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The Insider

By Murray Bourne, 21 Feb 2007

Summary Review

The Insider (1999, Touchstone) tells the story of Dr Jeffrey Wigand, who was fired from his job as a scientist at Brown & Williamson Tobacco Corporation for "poor communication". He was approached by 60 Minutes to become a paid consultant for a story on the tobacco industry.

According to Wigand's site:

Jeffrey Wigand joined the upper echelon of the tobacco industry in the late 1980's, hoping to create a safer cigarette for smokers around the world. Ten years later, he is emerging from his experience a hero -- not because he created a safer product, but because, along the way, he just happened to become the highest-ranking executive to go public with what he knew in the history of the tobacco industry.

The movie was refreshing in that it took on the issues, which included:

Wigand's revelations triggered one of the most inglorious moments in the history of 60 Minutes, when CBS initially shelved an interview with him, fearing a lawsuit from his former employer, Brown & Williamson Tobacco.

I remember seeing the actual interview once it was finally aired. It was powerful and a real indictment of the lies that have ben pedalled by the tobacco industry for years. The worst revelation was about the use of ammonia to give smokers an even bigger kick (and to increase the chance of addicition).

I was wondering about the pressure suffered by the makers of this 1999 movie. Anyway, they did manage to make it. I imagine it was not a hit in Kentucky and the other US tobacco states.

My complaint about the movie is that all the lead characters (Al Pacino and Russell Crowe) mumbled their way through their lines. I was glad I had access to subtitles or I would have missed a lot. Why are so many Hollywood movies made like this? Acting 101: "Open your mouths, move your lips. If the audience don't understand the line, it's not worth delivering."

The more I see Crowe (A Beautiful Mind, and an interview that I saw come to mind), the more I think he does not need to act much in these moody, reflective and paranoid movies - it seems to come naturally.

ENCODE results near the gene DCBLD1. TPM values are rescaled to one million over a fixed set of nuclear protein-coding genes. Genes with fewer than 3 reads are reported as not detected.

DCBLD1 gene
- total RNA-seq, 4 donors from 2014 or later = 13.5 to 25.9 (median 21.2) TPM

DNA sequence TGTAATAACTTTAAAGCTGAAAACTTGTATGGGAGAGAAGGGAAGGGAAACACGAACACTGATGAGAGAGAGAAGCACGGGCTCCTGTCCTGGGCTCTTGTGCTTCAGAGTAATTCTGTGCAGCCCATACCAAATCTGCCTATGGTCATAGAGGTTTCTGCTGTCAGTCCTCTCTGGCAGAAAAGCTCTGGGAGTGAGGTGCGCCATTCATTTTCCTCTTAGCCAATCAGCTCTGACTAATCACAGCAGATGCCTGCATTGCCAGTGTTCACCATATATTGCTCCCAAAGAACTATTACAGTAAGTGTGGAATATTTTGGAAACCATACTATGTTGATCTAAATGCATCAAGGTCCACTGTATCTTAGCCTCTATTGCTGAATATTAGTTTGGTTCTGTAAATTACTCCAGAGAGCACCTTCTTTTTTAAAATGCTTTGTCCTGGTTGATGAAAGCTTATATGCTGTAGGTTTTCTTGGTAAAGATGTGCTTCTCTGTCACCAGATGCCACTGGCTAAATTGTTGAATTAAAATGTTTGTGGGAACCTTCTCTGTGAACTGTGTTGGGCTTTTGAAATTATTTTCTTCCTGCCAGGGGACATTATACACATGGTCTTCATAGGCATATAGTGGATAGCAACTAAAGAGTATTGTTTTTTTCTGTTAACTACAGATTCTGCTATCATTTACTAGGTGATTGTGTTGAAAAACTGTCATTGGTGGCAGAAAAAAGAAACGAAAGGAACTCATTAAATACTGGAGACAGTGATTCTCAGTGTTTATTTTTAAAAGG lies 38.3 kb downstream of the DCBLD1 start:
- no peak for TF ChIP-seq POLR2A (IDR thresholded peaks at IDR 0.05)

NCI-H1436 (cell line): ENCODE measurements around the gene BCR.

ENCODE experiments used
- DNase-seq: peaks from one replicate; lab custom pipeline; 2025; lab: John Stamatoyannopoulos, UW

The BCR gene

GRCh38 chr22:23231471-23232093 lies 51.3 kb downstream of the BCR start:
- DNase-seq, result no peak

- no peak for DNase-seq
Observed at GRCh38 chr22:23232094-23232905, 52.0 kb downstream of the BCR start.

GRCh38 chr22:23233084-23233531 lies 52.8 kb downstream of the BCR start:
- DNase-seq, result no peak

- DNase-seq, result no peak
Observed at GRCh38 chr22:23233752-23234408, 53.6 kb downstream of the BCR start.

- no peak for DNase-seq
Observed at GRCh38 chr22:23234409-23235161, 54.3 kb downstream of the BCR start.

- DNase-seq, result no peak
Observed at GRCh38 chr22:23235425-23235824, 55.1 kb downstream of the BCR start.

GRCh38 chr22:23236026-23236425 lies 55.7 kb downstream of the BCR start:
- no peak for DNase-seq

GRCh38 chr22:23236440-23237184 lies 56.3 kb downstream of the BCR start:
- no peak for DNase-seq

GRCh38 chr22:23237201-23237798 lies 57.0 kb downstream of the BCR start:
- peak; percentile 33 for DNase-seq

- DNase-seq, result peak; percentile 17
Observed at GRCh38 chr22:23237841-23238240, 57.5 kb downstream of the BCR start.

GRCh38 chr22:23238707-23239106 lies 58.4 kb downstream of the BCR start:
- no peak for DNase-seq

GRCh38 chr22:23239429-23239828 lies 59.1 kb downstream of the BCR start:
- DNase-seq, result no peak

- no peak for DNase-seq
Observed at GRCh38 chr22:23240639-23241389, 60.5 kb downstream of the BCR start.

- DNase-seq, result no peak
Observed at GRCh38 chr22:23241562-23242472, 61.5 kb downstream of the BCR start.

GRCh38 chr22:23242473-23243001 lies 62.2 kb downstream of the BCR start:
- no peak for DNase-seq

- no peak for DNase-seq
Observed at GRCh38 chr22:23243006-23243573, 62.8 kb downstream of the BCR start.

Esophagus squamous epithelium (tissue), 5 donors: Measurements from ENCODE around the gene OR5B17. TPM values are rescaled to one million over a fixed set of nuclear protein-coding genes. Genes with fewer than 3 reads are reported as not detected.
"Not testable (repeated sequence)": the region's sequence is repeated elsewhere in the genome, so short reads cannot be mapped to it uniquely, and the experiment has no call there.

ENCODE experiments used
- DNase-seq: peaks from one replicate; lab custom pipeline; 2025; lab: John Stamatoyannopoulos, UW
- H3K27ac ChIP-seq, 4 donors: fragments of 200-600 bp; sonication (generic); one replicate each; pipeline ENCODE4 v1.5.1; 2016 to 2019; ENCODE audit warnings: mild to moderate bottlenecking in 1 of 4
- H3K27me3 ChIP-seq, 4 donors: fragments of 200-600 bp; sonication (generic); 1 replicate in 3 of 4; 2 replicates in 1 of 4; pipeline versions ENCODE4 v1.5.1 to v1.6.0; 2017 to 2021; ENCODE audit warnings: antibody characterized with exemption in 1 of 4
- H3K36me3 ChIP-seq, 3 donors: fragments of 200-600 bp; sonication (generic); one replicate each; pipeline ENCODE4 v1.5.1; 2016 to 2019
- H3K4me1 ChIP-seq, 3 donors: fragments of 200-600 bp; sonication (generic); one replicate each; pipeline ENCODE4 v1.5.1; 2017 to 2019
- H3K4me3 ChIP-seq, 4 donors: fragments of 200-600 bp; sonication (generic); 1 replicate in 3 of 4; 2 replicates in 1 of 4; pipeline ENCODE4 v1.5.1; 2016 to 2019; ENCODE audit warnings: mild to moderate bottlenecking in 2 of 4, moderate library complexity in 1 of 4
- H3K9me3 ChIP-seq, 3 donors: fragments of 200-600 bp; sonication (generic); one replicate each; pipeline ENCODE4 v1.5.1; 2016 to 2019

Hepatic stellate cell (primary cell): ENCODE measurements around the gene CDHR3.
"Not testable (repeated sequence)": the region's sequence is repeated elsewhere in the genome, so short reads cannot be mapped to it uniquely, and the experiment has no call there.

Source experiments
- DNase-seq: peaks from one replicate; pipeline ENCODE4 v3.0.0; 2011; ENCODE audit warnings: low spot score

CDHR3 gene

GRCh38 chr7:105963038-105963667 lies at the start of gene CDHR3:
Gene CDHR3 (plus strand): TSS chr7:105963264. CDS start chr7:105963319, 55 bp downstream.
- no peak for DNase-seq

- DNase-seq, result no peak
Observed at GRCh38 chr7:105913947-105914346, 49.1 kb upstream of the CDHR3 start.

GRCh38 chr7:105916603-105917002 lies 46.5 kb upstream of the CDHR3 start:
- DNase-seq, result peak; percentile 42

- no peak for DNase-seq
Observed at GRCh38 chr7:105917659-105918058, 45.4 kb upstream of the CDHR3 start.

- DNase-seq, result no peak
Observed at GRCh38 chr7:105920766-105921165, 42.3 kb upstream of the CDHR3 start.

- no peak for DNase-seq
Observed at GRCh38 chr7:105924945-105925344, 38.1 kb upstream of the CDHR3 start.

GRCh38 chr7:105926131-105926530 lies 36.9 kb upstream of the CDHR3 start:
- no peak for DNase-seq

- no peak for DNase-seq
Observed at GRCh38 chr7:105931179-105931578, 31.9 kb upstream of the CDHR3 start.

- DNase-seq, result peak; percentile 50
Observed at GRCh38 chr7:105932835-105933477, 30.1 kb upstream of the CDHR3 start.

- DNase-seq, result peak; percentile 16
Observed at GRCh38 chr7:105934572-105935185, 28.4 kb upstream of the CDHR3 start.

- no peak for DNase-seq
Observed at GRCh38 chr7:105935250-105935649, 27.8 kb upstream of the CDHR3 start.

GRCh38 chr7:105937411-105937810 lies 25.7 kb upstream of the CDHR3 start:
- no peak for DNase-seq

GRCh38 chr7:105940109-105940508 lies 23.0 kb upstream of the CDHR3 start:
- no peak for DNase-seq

Footnote 1: On Wigand's site, you can see trailers of the movie and also transcripts of the 60 Minutes interview. There's also the transcript of "The Seven Dwarves" giving testimony about their beliefs on tobacco addiction:

Tobacco company CEOs declare, under oath, that nicotine is not addictive

MR. WYDEN. Let me begin my questioning on whether or not nicotine is addictive. Let me ask you first, and I'd like to just go down the row, whether each of you believes that nicotine is not addictive. I heard virtually all of you touch on it. Yes or no, do you believe nicotine is not addictive?

MR. CAMPBELL (President of Philip Morris U.S.A.).
I believe nicotine is not addictive, yes.

MR. WYDEN. Mr Johnston?

MR. JAMES JOHNSTON (Chairman and CEO of RJ Reynolds Tobacco Company). Mr. Congressman, cigarettes and nicotine clearly do not meet the classic definition of addiction. There is no intoxication.

MR. WYDEN. WeÂ´ll take that as a "no." Again, time is short. I think that each of you believe that nicotine is not addictive. We would just like to have this for the record.

MR. TADDEO (President of U.S. Tobacco).
I donÂ´t believe that nicotine or our products are addictive.

[...]

Yeh, right. It's amazing how money makes us blind...

Footnote 2: Which states are tobacco states? Have a look at the 7 states with top percentage rates of adult tobacco use. It tells us a lot. (I don't imagine too much tobacco is grown in Alaska, though...)

Kentucky 	28.7
Indiana 	27.3
Tennessee 	26.8
West Virginia 	26.6
Oklahoma 	25.1
Alabama  	24.8

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